Dyslexia Awareness Week


Next week is Dyslexia Awareness Week. Above is my rolling presentation that some schools use in assemblies or the foyer of the school. You are welcome to borrow it. Let me know if it’s useful.

Here the BDA has ideas and a couple of PowerPoint presentations (purporting to be created by students) that might be of use.

See full size image

Learndirect is offering every household a FREE book to help parents and children children have an enjoyable reading experience during Dyslexia Awareness Week.

They claim that the book is a great way to practice reading skills with your young ones because it makes reading and problem solving a fun time – and because you all read together everyone benefits.

Waterstones is involved and has a ‘Guide to Books for Young Dyslexic Readers’.

TES has 5 articles about Dyslexia that may be of interest.

Learning and Thinking offers ideas for a secondary assembly.

Dyslexia Action has an online lecture on 3rd November from 19:0020:00 where Glenys Heap, Senior Training Principal, Dyslexia Action, will present an overview of the factors related to Dyslexia. The ‘webinar’ will be of interest to parents, teachers and employers as well as individuals who are, or think they might be, dyslexic.

Please make contact if you want any advice from me as to how you can publicise the week. Perhaps I’ll be more organised next year and give a little more notice!

Optometrist Specialising in Children’s Learning Difficulties

Dorothy Crystal is a Specialist Optometrist working in this field. Yesterday about 16 of us (support for Learning teachers, health professionals) were priviliged to hear her talk passionately about her professional interest in children, optometry and learning difficulties.  I shall try to summarise!

In Norway all children with ASN are assesses by optomerist as there is a proven high correlation between learning difficulties and visual problems – 61%.  Hearing assessments follow on from this. 

Children may have problems with focussing, binocular vision and binocular instability.  The latter difficulty can be a big problem as information is processed differently.  Simple daily exercises can resolve these issues in 97% of cases! If a teacher thinks a pupils may be dyslexic then a vision check should be carried out first however it is important to alert the optomerist that the check is requested because of concerns about learning. Should the screening indicate a problem then the child can be referred on to either Dorothy Crystall or the Eye Pavilion.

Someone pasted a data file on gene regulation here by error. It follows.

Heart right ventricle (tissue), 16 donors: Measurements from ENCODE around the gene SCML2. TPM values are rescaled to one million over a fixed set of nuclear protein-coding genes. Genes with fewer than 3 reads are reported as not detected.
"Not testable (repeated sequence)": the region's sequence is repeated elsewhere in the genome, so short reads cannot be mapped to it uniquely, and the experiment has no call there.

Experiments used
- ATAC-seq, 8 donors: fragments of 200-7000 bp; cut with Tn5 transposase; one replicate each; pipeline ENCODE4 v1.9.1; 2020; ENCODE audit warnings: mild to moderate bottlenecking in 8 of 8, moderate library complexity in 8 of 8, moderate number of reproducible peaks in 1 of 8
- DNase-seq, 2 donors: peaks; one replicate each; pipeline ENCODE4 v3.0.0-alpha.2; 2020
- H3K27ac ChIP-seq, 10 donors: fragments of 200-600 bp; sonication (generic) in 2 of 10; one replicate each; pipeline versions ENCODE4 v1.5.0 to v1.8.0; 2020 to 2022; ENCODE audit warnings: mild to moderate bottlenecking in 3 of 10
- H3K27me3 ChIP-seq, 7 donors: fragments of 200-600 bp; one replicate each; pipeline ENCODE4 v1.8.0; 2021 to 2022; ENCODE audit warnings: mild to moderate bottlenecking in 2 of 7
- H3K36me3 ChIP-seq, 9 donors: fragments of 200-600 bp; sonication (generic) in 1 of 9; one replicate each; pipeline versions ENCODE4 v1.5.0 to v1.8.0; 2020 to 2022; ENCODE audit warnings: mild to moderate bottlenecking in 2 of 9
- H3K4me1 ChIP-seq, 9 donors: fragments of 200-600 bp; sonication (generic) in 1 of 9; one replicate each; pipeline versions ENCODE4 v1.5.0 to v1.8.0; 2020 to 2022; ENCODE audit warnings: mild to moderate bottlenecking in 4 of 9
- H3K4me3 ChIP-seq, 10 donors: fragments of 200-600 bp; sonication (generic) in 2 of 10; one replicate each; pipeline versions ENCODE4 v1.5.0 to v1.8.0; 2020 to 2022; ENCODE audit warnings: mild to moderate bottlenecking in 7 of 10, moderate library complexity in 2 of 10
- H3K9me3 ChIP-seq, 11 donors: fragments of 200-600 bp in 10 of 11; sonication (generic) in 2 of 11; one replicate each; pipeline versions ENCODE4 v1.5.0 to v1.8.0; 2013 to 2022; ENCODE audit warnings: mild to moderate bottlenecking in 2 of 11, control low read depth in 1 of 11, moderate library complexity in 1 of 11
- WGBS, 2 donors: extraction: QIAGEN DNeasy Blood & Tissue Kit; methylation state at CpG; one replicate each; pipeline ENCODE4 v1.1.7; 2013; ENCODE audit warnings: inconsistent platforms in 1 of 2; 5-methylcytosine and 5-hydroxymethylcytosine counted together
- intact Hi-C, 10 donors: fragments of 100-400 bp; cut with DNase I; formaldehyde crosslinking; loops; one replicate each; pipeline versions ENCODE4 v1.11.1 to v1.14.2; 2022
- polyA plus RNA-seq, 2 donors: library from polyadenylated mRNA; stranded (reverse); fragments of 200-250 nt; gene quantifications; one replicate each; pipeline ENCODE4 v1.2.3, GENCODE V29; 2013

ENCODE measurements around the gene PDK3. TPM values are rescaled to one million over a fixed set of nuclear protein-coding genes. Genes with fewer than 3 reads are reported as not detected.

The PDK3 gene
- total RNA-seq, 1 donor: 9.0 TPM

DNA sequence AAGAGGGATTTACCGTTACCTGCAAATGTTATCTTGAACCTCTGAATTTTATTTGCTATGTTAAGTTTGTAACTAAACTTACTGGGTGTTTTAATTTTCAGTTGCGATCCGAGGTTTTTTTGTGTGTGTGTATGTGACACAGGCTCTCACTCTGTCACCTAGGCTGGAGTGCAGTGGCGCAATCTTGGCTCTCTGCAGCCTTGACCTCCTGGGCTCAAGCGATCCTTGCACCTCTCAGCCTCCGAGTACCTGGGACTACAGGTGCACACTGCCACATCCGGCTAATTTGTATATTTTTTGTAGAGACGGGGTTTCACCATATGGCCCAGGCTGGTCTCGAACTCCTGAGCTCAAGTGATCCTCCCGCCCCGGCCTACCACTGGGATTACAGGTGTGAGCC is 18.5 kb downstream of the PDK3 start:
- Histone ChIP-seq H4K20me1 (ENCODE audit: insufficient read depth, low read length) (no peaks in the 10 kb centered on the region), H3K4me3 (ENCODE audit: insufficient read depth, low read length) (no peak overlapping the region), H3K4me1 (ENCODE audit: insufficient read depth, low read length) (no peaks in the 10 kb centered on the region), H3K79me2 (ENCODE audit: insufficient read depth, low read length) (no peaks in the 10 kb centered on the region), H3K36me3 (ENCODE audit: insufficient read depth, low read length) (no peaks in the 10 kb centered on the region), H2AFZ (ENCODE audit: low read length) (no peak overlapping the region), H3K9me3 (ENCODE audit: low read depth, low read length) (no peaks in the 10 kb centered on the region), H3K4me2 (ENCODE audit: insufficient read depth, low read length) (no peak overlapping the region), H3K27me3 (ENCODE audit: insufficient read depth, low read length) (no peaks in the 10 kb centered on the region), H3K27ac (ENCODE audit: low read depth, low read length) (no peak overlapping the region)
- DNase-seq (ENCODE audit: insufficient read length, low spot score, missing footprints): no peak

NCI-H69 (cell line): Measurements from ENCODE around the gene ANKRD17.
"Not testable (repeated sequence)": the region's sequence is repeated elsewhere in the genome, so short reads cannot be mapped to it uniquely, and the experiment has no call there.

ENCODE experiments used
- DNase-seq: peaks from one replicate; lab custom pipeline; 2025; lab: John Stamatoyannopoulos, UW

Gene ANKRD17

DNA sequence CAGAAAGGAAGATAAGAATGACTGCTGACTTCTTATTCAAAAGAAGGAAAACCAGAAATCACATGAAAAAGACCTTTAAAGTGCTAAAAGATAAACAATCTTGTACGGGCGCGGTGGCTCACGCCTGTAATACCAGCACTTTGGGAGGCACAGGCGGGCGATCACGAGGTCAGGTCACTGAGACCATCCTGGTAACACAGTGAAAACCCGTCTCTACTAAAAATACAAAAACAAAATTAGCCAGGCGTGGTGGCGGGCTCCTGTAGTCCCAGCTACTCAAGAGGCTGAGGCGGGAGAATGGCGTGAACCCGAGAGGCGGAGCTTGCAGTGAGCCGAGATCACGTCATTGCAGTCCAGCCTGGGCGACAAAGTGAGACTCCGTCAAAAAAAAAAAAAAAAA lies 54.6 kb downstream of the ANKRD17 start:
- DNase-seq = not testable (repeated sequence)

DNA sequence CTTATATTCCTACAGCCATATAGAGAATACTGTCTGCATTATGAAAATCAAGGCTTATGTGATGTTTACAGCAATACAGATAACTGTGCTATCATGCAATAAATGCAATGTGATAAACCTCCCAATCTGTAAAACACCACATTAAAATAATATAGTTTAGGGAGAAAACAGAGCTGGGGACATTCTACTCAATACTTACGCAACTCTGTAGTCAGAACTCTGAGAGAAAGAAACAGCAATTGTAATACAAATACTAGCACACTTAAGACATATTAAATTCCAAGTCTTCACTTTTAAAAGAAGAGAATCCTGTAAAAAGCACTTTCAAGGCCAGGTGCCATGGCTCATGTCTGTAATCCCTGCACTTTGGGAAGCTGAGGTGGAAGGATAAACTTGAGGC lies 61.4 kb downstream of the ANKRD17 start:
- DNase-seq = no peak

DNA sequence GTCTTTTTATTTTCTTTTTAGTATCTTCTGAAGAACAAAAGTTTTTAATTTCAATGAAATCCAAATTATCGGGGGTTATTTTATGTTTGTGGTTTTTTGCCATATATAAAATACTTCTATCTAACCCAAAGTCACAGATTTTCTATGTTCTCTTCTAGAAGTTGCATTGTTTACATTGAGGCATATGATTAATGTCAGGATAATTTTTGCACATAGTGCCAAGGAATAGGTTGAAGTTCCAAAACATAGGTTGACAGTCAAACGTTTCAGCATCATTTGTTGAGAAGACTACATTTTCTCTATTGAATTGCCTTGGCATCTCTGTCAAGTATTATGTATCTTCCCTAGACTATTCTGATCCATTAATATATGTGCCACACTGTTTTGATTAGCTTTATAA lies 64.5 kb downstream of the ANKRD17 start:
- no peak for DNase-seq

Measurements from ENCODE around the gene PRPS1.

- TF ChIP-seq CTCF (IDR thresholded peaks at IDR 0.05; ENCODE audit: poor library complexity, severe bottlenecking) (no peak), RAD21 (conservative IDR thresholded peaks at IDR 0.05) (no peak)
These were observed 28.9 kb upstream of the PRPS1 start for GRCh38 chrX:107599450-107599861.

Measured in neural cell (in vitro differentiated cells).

Visual Stress is the new term to replace Myles Irlen or Scotopic Sensitivity.  It is diagnosed through a proper clinical process.  Children may be tested for this if there is a family history of migraine or epilepsy.  Assessment for coloured overlays used to treat visual stress, does incur a cost of £40. These overlays may only be required for 6 – 9 months

Children with astigmatic problems (wobbly eyes!) may sometimes invert letters in words. The incidence of this is increasing particularly in children of drug abusing mothers. Astigmatism will affect reading however larger print may help. If Astigmatism develops (rather than congenital) then there is a pathological reason, usually a brain tumour.

Teachers can look out for a variety of signs – child covers one eye to read, holds book at an angle, turns head at an angle when reading, rubs eyes , blinks a lot, fine and gross motor problems.  If a child frequently daydreams s/he may be trying to correct blurry images. The history and symptoms provide the biggest clues for the optomerist. When using an Interactive Whiteboard the child should be directly in front of it. Copying from the IWB is usually very difficult for the child.

And of course the earlier the better for assessment – from P1 onwards.

Professional Texts and Teaching Packs


Haddington Library now holds books and teaching packs about ASL. The ones I left there are mainly about Dyslexia and Dyscalculia but also some on behavioural difficulties. The librarians would be delighted if more people availed themselves of the service.

Here is a list of the professional texts and teaching packs I left there yesterday:


around Additional Support for Learning

Ajmal,Y + Rees,I (ed)

Solutions in Schools



Dyslexia and ICT


Boyd, B

CPD: Improving Professional Practice


Boyd, B

Primary-Secondary Transition


Canter,L + Canter,M

Assertive Discipline


Chinn, S + Ashcroft, R

Mathematics for Dyslexics


Cotterell, G

The Phonic Reference File


Craig, F

Conquer Dyslexia (4 copies)


Craig, F

The Natural Way to Learn


Crombie, M

 Specific Learning Difficulties (Dyslexia)


El-Naggar, O

Specific Learning Difficulties in Mathematics


Eyre, D

Able Children in Ordinary Schools


Fawcett, A

Dyslexia: Theory and Good Practice


Fowler, M + Wainwright, T

Maths Words


Green, C

Understanding Attention Deficit Disorder


Henderson, A

Maths for the Dyslexic



Education for learners with dyslexia (2 copies)


Hope Education

Phonic Quest Pack


Houston, M

Dyslexia: In-service training pack


Miles,T + Miles, E

Dyslexia and Mathematics


Mortimore, T

Dyslexia and Learning Style


O’Connell, B

Solution-Focused Therapy


Ott, P

How to Detect and Mange Dyslexia


Peer, L + Reid, G

Dyslexia – Successful Inclusion in the Secondary School


Phillips,M + Phillips,M

Special Educational Needs (2 copies)


Poustie, J et al

Mathematics Solutions Parts A + B: An Introduction to Dyscalculia


Reid, G + Fawcett, A

Dyslexia in Context


Reid, G + Kirk, J

Dyslexia in Adults


Reid, G

Dyslexia: A Practitioner’s Handbook (5 copies)


Reid, G (ed)

Dimensions of Dyslexia Vol. 1 (1 copy)


Reid, G (ed)

Dimensions of Dyslexia Vol. 2 (2 copies)


Russell, S

Phonic Code Cracker



Count Me In: Responding to Dyslexia (Teaching Pack)


Stone,C et al

Beat Dyslexia Book 4